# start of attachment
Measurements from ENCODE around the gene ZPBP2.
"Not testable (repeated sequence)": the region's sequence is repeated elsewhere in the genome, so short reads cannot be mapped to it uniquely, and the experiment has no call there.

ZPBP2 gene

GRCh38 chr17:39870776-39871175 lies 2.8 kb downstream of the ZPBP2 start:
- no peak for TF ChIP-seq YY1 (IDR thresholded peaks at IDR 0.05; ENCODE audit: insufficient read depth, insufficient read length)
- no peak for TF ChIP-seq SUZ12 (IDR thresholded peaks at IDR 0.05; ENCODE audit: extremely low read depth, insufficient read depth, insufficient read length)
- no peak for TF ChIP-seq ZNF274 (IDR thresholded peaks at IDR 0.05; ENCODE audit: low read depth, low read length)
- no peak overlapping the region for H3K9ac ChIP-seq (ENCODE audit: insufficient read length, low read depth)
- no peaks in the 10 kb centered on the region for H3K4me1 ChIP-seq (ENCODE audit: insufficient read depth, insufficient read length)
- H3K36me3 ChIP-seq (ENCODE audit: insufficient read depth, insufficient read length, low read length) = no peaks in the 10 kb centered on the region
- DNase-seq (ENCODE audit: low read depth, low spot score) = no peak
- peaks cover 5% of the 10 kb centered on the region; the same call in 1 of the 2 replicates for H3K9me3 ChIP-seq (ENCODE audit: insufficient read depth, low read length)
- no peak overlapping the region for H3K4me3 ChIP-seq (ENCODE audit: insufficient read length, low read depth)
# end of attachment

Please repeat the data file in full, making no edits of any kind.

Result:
Measurements from ENCODE around the gene ZPBP2.
"Not testable (repeated sequence)": the region's sequence is repeated elsewhere in the genome, so short reads cannot be mapped to it uniquely, and the experiment has no call there.

ZPBP2 gene

GRCh38 chr17:39870776-39871175 lies 2.8 kb downstream of the ZPBP2 start:
- no peak for TF ChIP-seq YY1 (IDR thresholded peaks at IDR 0.05; ENCODE audit: insufficient read depth, insufficient read length)
- no peak for TF ChIP-seq SUZ12 (IDR thresholded peaks at IDR 0.05; ENCODE audit: extremely low read depth, insufficient read depth, insufficient read length)
- no peak for TF ChIP-seq ZNF274 (IDR thresholded peaks at IDR 0.05; ENCODE audit: low read depth, low read length)
- no peak overlapping the region for H3K9ac ChIP-seq (ENCODE audit: insufficient read length, low read depth)
- no peaks in the 10 kb centered on the region for H3K4me1 ChIP-seq (ENCODE audit: insufficient read depth, insufficient read length)
- H3K36me3 ChIP-seq (ENCODE audit: insufficient read depth, insufficient read length, low read length) = no peaks in the 10 kb centered on the region
- DNase-seq (ENCODE audit: low read depth, low spot score) = no peak
- peaks cover 5% of the 10 kb centered on the region; the same call in 1 of the 2 replicates for H3K9me3 ChIP-seq (ENCODE audit: insufficient read depth, low read length)
- no peak overlapping the region for H3K4me3 ChIP-seq (ENCODE audit: insufficient read length, low read depth)